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jK CXLV

THE HAPPY DEAD

>r-p IS folly all that can be said,
J- By living mortals, of the immortal dead.
'T is as if we who stay behind
In expectation of the wind,
Should pity those who passed this strait before,

And touch the universal shore.
Ah, happy man, who art to sail no more!

A. Cowley

EPITAPH UPON HUSBAND AND WIFE
Who died and were buried together

TO these, whom death again did wed,
This grave's the second marriage bed,
For though the hand of fate could force
'Twixt soul and body a divorce,
It could not sever man and wife,
Because they both lived but one life.
Peace, good reader, do not weep,
Peace, the lovers are asleep!
They (sweet turtles) folded lie,
In the last knot love could tie.
Let them sleep] let them sleep on,
Till this stormy night be gone,
And the eternal morrow dawn;
Then the curtains will be drawn,
And they wake into a light,
Whose day shall never end in night.

K. Crashaw

ELEGY ON THE DEATH OF ADDISON

WHAT mourner ever felt poetic fires?
Slow comes the verse that real love inspires:
Grief unaffected suits but ill with art,
Or flowing numbers with a bleeding heart.
Can I forget the dismal night that gave
My soul's best part forever to the grave!
How silent did his old companions tread,
By midnight lamps the mansions of the dead;
Through breathing statues, then unheeded things,
Through rows of warriors, and through walks of kings!
What awe did the slow solemn knell inspire;
The pealing organ, and the pausing choir;
The duties by the lawn-robed prelate paid;
And the last words that dust to dust conveyed!
While speechless o'er thy closing grave we bend,
Accept these tears, thou dear departed friend.
O, gone forever! take this long adieu;
And sleep in peace next thy loved Montague.
Oft let me range the gloomy aisles alone,
Sad luxury to vulgar minds unknown,
Along the walls, where speaking marbles show
What worthies form the hallowed mould below;
Proud names, who once the reins of empire held;
In arms who triumphed; or in arts excelled;
Chiefs grand with scars, and prodigal of blood;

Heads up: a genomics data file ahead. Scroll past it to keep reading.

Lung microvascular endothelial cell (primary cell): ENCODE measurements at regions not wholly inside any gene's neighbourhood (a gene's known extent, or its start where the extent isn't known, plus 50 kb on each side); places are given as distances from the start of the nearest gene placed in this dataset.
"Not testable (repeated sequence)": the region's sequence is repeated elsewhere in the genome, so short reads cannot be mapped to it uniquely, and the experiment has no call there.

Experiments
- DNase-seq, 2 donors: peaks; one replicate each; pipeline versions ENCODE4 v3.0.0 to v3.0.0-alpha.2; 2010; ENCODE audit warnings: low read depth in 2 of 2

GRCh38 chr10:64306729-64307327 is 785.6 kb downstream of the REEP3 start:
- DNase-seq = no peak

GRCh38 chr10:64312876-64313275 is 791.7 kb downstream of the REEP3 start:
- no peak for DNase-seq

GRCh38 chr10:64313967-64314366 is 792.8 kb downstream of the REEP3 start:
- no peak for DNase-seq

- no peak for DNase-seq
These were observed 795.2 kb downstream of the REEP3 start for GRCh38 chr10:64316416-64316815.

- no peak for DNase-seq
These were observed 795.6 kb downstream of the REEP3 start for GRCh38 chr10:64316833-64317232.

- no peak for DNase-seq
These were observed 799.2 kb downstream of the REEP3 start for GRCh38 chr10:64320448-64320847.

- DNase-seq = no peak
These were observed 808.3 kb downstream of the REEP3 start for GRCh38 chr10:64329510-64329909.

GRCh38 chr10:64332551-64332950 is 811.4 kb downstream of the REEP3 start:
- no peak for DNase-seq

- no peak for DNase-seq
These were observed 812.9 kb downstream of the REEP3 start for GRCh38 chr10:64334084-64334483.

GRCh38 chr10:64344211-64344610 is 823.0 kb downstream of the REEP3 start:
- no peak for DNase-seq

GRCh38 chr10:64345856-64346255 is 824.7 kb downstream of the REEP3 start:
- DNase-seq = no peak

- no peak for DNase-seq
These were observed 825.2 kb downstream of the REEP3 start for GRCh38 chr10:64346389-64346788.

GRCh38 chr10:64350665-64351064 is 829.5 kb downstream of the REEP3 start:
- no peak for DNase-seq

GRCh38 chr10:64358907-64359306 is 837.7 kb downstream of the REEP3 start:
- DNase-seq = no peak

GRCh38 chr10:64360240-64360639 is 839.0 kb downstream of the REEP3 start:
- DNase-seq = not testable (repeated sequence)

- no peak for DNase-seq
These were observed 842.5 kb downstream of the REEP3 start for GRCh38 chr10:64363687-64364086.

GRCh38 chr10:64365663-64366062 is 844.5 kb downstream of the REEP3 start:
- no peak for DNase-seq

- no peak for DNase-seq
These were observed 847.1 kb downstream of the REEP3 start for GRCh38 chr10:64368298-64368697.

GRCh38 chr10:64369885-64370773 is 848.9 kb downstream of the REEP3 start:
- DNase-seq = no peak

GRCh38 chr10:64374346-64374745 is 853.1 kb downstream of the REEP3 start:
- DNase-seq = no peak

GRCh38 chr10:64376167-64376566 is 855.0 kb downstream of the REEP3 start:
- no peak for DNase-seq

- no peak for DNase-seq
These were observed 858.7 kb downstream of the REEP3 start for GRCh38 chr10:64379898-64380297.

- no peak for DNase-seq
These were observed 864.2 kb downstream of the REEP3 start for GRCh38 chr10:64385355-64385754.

Stern patriots who for sacred freedom stood.
Just men by whom imperial laws were given,
And saints who taught, and led the way to heaven.

Ne'er to these chambers, where the mighty rest,
Since their foundation, came a nobler guest;
Nor e'er was to the bowers of bliss conveyed
A fairer spirit, or more welcome shade.

Tickdl

CXLVIII

SUSPIRIA

TAKE them, O Death! and bear away
Whatever thou canst call thine own!
Thine image, stamped upon this clay,
Doth give thee that, but that alone!

Take them, O Grave! and let them lie
Folded upon thy narrow shelves,

As garments by the soul laid by,
And precious only to ourselves!

Take them, O great Eternity!

Our little life is but a gust,
That bends the branches of thy tree,

And trails its blossoms in the dust.

H. W. Longfellow

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CXLIX

LADY MARY

THOU wert fair, Lady Mary,
As the lily in the sun;
And fairer yet thou mightest be,—

Thy youth was but begun:
Thine eye was soft and glancing,

Of the deep bright blue;
And on the heart thy gentle words
Fell lighter than the dew.

They found thee, Lady Mary,

With thy palms upon thy breast,
Even as thou hadst been praying

At thy hour of rest:
The cold pale moon was shining

On thy cold pale cheek;
And the morn of the Nativity

Had just begun to break.

They carved thee, Lady Mary,

All of pure white stone,
With thy palms upon thy breast,

In the chancel all alone:
And I saw thee when the winter moon

Played on thy marble cheek, When the morn of the Nativity

Had just begun to break.

But thou kneelest, Lady Mary,
With thy palms upon thy breast,

Among the perfect spirits

In the land of rest:
Thou art even as they took thee

At thine hour of prayer,
Save the glory that is on thee

From the sun that shineth there.

We shall see thee, Lady Mary,

On that shore unknown, A pure and happy angel

In the presence of the Throne; We shall see thee when the light Divine

Plays freshly on thy cheek, And the Resurrection morning

Hath just begun to break.

H. Alford

CL

MY BROTHER'S GRAVE

T)ENEATH the chancel's hallowed stone,
-U Exposed to every rustic tread,—
To few, save rustic mourners known,—

My brother, is thy lowly bed.
Few words upon the rough stone graven

Thy name, thy birth, thy youth declare,— Thy innocence, thy hopes of Heaven,—

In simplest phrase recorded there:
No scutcheons shine, no banners wave
In mockery o'er my brother's grave.
The place is silent,— rarely sound
Is heard those ancient walls around;

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